So, if one zooms out of one’s parochial view of British politics to a wider European overview, the system cannot stand as it is for much longer, of which the British EU referendum is only the most dramatic manifestation so far. While from an anti-EU perspective I can shake my little fist and shout hurrah when the elected representatives of 3.5 million people scuttle international trade deals seven years in the making, from a governance perspective it’s an impossible situation. As the EU encroaches further and further on people’s lives in a real financial and regulatory way, it’s starting to meet resistance. And that’s not fear-mongering or dark mutterings, that’s actually what is happening and I do not necessarily consider that to be a good thing, whether its popular resistance against accepting refugee quotas or the Laval judgement against trade unionism – the EU cannot sustain itself as a supernational body that is largely free of any democratic accountability and oversight while simultaneously taking decisions that have more of a real world effect than just deciding how many prongs my plugs should have. They either have to retreat to a much less expansionist trading bloc that pays a lot more attention to the wants and needs of its constituent members, or they’ll have to federate. I would have been happy with a trading bloc, but that’s not the way things are going, and there is no indication that they are going to go any differently in the future. There was no slate for me to vote for in 2009 or 2014 in the European elections from a party that stood for a trading bloc without further political powers or reversing the work done so far, and if there was no slate to provide opposition to that concept than the federalists do not have to justify themselves and democratic process suffers.

As a final point, people from America or Canada or other countries that disapprove of Brexit and think that we’re stupid for voting to leave – oh, right, yeah, they’re the other side of the world and know jack about European politics or constitutional settlements. I don’t judge the state of Brazil’s affairs by what France think of them, I won’t judge Europe and Brexit by what Canadians think. When I sit down with Europeans and they find out I voted Leave and ask why, and I talk about democracy and national sovereignty and Juncker and the EU constitution, even when they disagree with me they admit it’s a rational argument.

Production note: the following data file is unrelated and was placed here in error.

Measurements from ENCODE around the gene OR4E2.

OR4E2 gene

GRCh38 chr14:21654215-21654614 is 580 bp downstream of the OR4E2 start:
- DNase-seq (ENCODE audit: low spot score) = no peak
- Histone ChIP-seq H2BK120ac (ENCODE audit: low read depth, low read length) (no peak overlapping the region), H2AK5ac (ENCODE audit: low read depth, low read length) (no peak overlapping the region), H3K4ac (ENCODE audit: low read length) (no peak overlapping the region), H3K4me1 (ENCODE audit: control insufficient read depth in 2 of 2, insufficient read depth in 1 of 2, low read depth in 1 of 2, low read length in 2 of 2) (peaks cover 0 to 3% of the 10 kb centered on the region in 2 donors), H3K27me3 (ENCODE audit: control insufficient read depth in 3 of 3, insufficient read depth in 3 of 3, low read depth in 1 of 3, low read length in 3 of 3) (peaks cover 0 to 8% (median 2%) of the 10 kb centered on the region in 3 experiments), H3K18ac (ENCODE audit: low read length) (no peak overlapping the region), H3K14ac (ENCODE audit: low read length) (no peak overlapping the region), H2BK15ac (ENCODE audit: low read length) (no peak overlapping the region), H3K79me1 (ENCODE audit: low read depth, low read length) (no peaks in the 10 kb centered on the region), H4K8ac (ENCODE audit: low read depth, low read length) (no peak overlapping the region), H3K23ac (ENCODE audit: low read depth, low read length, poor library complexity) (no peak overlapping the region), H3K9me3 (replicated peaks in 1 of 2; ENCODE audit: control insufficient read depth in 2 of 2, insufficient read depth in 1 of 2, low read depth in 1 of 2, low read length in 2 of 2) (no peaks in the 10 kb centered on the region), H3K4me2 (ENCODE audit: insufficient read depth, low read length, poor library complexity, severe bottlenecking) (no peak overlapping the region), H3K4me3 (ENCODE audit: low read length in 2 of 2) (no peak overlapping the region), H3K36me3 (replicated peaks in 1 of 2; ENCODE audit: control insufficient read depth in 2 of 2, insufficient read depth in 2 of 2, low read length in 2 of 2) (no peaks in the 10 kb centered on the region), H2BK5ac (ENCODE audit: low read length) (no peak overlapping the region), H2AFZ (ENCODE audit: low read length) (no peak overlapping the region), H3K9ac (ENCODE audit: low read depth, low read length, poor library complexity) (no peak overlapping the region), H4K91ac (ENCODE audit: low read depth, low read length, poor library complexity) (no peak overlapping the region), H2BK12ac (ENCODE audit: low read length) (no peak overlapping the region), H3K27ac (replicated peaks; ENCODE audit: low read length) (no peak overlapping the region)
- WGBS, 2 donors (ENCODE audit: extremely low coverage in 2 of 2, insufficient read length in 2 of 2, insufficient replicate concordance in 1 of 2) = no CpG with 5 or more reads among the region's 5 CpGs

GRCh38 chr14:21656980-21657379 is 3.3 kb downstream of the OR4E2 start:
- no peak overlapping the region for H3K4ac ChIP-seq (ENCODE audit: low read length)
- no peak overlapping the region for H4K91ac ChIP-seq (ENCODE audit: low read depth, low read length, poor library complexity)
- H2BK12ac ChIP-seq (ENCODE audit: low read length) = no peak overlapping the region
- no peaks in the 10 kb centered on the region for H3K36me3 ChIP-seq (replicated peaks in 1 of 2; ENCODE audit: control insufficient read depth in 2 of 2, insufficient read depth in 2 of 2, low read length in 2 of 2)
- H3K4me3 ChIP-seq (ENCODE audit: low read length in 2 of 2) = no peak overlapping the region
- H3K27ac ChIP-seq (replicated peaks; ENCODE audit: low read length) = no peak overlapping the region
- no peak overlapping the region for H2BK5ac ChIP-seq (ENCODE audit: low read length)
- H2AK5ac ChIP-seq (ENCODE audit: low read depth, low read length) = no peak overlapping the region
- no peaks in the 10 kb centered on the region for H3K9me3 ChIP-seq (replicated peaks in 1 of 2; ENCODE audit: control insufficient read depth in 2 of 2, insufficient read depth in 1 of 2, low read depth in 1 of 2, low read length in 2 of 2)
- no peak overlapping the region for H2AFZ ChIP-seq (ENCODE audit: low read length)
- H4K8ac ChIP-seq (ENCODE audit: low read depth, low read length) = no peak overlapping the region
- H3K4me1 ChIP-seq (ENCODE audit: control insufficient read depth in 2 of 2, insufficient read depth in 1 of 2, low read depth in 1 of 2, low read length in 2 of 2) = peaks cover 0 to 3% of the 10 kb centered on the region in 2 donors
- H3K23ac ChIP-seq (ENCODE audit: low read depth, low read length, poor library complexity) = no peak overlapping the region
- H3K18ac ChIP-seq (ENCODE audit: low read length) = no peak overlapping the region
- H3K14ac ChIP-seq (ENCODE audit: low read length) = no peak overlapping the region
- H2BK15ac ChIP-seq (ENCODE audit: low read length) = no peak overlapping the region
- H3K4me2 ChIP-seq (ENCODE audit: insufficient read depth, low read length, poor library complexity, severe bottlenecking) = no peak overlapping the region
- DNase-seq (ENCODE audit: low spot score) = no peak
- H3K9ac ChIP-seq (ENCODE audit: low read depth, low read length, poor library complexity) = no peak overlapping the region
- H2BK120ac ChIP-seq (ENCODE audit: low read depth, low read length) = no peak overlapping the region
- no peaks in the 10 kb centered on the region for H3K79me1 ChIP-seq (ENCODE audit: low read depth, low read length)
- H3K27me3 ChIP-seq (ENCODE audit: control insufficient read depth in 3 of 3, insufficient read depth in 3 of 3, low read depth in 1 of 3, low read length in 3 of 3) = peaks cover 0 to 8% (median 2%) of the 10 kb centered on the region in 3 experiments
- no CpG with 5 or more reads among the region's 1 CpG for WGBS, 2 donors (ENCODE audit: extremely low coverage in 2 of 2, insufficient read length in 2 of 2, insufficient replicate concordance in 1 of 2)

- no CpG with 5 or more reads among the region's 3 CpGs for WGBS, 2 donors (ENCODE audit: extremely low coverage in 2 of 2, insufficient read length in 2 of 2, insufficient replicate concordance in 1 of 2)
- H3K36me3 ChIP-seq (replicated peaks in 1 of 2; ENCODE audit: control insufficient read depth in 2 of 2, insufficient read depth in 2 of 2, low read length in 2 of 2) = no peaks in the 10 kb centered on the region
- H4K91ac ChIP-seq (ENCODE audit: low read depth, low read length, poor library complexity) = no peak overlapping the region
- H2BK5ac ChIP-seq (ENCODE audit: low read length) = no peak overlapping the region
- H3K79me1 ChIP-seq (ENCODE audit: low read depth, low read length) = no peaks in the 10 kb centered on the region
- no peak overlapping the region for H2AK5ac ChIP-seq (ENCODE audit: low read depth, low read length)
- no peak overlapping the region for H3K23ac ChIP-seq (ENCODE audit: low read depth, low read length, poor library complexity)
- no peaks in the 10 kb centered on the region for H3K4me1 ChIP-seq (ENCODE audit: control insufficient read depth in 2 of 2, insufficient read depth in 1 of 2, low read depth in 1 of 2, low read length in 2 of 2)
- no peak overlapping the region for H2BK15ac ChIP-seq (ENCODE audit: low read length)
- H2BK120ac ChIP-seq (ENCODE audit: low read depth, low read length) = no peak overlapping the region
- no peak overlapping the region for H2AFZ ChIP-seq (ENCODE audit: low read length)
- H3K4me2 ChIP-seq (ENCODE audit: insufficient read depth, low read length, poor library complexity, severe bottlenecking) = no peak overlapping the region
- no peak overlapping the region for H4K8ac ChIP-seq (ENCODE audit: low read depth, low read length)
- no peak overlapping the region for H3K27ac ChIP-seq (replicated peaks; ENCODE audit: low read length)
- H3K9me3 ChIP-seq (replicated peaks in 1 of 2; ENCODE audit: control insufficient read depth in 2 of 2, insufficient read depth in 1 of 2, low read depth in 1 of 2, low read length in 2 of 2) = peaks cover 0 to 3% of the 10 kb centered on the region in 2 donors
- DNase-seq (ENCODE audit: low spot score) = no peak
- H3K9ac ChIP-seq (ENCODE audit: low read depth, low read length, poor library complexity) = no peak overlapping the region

A Brexit survey by CNN in December found that nearly everyone who voted Leave did so even though they believed it would hurt them financially and if another referendum were held they would vote Leave again. Maybe we weren’t all suckered into believing sketchy claims about the NHS.

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It is often argued by people who wish to remain part of the European Union that the fears expressed by people who wish to leave because they fear a federalised United States of Europe are just fear-mongering and there is no substance to it. What few federalists exist, they argue, they have little voice and little influence to effect their goals.

Guy Verhofstadt MEP, leader of Association of Liberals and Democrats for Europe, the liberal grouping in the European Parliament, delivered in the European Parliament on the 28th June, five days after the European referendum, a speech reacting to the Brexit vote, calling for a European state.

I have written out the full transcription below, and you can watch the video here.

He spends a minute bashing the Brexit politicians and their campaign and then lays into the European Council for their poverty of vision in not seizing the political moment and pushing towards that state. Then he announces plans for his grouping, your grouping, to develop documents this year, in how to realise that vision.

Now I find that all very worrying, but you know what? I’ll never have to worry about Britain joining the Euro or forming a European Army again, because whatever happens with our membership of the single market, that stuff is off the table once and for all.

Guy Verhofstadt MEP

Guy Verhofstadt MEP